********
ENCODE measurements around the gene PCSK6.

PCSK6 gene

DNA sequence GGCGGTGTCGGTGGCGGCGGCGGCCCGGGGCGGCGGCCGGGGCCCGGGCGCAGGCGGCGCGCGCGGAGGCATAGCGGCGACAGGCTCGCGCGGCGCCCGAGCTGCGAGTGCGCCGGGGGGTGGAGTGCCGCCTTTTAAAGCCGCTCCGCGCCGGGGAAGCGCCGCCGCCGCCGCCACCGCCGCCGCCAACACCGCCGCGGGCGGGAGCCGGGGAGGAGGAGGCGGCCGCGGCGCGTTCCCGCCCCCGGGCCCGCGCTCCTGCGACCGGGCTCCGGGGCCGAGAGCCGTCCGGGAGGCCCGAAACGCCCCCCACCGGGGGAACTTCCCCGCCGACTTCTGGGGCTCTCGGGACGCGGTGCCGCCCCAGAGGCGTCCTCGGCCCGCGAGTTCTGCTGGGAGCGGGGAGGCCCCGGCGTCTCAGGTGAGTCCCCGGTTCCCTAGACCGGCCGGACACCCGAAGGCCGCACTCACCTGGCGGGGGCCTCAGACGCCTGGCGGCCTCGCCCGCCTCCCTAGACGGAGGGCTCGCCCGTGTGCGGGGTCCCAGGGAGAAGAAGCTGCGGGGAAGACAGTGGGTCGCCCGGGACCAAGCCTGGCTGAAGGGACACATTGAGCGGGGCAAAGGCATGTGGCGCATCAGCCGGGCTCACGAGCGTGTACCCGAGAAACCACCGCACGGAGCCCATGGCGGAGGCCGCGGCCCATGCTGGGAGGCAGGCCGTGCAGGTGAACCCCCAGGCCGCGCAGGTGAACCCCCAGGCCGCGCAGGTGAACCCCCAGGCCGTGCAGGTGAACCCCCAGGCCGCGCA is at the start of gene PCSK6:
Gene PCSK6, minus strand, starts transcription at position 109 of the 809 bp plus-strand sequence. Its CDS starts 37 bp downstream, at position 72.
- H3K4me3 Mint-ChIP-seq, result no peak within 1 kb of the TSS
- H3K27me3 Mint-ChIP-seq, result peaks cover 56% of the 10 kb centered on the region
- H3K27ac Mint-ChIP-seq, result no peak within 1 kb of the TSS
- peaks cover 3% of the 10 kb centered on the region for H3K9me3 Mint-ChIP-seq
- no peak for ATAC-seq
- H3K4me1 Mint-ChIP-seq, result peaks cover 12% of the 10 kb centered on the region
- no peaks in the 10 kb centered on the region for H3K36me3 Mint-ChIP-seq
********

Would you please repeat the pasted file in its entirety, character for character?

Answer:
ENCODE measurements around the gene PCSK6.

PCSK6 gene

DNA sequence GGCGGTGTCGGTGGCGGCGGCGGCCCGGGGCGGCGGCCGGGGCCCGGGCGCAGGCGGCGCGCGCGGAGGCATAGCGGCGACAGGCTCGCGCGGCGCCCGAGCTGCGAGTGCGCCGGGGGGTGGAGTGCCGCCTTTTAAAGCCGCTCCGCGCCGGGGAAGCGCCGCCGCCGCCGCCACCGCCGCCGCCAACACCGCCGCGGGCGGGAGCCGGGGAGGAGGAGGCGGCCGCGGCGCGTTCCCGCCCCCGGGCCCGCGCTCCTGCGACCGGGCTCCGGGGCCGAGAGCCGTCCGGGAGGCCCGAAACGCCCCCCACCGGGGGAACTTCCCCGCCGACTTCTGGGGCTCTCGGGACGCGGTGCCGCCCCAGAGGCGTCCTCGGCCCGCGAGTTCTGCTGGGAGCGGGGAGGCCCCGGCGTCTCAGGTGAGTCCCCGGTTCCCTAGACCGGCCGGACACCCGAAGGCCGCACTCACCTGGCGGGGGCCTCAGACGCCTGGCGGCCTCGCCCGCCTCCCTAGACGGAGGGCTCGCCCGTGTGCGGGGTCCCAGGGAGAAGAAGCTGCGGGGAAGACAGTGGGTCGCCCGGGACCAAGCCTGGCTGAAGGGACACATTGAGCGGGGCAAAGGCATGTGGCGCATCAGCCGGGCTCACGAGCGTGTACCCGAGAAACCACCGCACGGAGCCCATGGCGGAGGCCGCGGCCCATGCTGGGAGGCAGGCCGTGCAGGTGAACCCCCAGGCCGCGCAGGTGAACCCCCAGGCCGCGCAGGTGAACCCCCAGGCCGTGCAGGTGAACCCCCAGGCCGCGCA is at the start of gene PCSK6:
Gene PCSK6, minus strand, starts transcription at position 109 of the 809 bp plus-strand sequence. Its CDS starts 37 bp downstream, at position 72.
- H3K4me3 Mint-ChIP-seq, result no peak within 1 kb of the TSS
- H3K27me3 Mint-ChIP-seq, result peaks cover 56% of the 10 kb centered on the region
- H3K27ac Mint-ChIP-seq, result no peak within 1 kb of the TSS
- peaks cover 3% of the 10 kb centered on the region for H3K9me3 Mint-ChIP-seq
- no peak for ATAC-seq
- H3K4me1 Mint-ChIP-seq, result peaks cover 12% of the 10 kb centered on the region
- no peaks in the 10 kb centered on the region for H3K36me3 Mint-ChIP-seq